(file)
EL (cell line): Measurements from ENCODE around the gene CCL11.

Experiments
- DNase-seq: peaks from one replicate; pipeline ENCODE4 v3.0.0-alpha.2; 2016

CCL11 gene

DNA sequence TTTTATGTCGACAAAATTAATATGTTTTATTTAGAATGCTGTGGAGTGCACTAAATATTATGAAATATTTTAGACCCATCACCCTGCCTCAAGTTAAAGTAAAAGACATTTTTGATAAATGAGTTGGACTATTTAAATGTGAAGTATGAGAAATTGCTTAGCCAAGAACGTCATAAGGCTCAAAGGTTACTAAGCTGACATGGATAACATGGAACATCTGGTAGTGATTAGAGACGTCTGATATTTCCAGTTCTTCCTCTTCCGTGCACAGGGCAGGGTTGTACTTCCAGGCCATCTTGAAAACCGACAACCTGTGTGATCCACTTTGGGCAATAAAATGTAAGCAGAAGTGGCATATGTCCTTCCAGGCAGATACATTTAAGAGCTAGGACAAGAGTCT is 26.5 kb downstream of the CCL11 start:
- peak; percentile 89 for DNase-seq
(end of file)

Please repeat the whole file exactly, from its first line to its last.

EL (cell line): Measurements from ENCODE around the gene CCL11.

Experiments
- DNase-seq: peaks from one replicate; pipeline ENCODE4 v3.0.0-alpha.2; 2016

CCL11 gene

DNA sequence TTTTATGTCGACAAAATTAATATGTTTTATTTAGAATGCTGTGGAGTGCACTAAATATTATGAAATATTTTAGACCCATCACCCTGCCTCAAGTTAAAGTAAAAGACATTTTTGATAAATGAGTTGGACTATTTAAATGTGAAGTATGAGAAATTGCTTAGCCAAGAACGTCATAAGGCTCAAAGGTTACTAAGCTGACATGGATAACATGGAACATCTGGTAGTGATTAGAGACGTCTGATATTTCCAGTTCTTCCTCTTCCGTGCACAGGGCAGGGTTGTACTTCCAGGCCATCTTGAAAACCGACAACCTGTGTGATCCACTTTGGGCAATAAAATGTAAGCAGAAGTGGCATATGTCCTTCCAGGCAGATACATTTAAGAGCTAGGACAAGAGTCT is 26.5 kb downstream of the CCL11 start:
- peak; percentile 89 for DNase-seq